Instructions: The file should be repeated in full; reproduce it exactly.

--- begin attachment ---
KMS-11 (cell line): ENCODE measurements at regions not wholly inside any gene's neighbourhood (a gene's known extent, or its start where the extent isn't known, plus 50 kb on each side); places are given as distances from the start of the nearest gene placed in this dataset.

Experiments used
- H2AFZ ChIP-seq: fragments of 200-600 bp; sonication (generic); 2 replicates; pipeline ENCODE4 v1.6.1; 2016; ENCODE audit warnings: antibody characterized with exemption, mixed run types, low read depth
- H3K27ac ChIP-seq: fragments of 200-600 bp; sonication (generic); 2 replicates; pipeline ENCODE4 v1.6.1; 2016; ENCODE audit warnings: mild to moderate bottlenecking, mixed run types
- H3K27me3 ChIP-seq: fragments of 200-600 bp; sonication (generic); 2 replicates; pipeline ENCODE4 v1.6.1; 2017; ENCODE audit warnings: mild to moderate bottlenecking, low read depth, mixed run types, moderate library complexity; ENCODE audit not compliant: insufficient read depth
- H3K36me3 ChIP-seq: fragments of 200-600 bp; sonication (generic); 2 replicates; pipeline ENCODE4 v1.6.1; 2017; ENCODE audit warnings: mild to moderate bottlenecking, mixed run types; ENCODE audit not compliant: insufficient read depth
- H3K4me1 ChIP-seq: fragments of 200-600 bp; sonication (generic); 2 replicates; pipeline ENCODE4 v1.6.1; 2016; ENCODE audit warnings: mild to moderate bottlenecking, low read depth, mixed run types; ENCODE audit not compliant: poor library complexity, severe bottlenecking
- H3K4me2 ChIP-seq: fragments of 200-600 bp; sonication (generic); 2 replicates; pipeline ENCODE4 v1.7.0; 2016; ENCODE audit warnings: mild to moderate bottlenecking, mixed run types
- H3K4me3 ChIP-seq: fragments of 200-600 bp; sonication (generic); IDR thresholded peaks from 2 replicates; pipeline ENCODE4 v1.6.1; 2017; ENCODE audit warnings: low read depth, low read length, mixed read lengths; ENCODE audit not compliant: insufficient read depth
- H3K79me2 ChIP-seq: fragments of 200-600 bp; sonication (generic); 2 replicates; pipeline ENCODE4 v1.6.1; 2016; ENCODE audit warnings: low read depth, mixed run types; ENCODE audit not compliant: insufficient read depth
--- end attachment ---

KMS-11 (cell line): ENCODE measurements at regions not wholly inside any gene's neighbourhood (a gene's known extent, or its start where the extent isn't known, plus 50 kb on each side); places are given as distances from the start of the nearest gene placed in this dataset.

Experiments used
- H2AFZ ChIP-seq: fragments of 200-600 bp; sonication (generic); 2 replicates; pipeline ENCODE4 v1.6.1; 2016; ENCODE audit warnings: antibody characterized with exemption, mixed run types, low read depth
- H3K27ac ChIP-seq: fragments of 200-600 bp; sonication (generic); 2 replicates; pipeline ENCODE4 v1.6.1; 2016; ENCODE audit warnings: mild to moderate bottlenecking, mixed run types
- H3K27me3 ChIP-seq: fragments of 200-600 bp; sonication (generic); 2 replicates; pipeline ENCODE4 v1.6.1; 2017; ENCODE audit warnings: mild to moderate bottlenecking, low read depth, mixed run types, moderate library complexity; ENCODE audit not compliant: insufficient read depth
- H3K36me3 ChIP-seq: fragments of 200-600 bp; sonication (generic); 2 replicates; pipeline ENCODE4 v1.6.1; 2017; ENCODE audit warnings: mild to moderate bottlenecking, mixed run types; ENCODE audit not compliant: insufficient read depth
- H3K4me1 ChIP-seq: fragments of 200-600 bp; sonication (generic); 2 replicates; pipeline ENCODE4 v1.6.1; 2016; ENCODE audit warnings: mild to moderate bottlenecking, low read depth, mixed run types; ENCODE audit not compliant: poor library complexity, severe bottlenecking
- H3K4me2 ChIP-seq: fragments of 200-600 bp; sonication (generic); 2 replicates; pipeline ENCODE4 v1.7.0; 2016; ENCODE audit warnings: mild to moderate bottlenecking, mixed run types
- H3K4me3 ChIP-seq: fragments of 200-600 bp; sonication (generic); IDR thresholded peaks from 2 replicates; pipeline ENCODE4 v1.6.1; 2017; ENCODE audit warnings: low read depth, low read length, mixed read lengths; ENCODE audit not compliant: insufficient read depth
- H3K79me2 ChIP-seq: fragments of 200-600 bp; sonication (generic); 2 replicates; pipeline ENCODE4 v1.6.1; 2016; ENCODE audit warnings: low read depth, mixed run types; ENCODE audit not compliant: insufficient read depth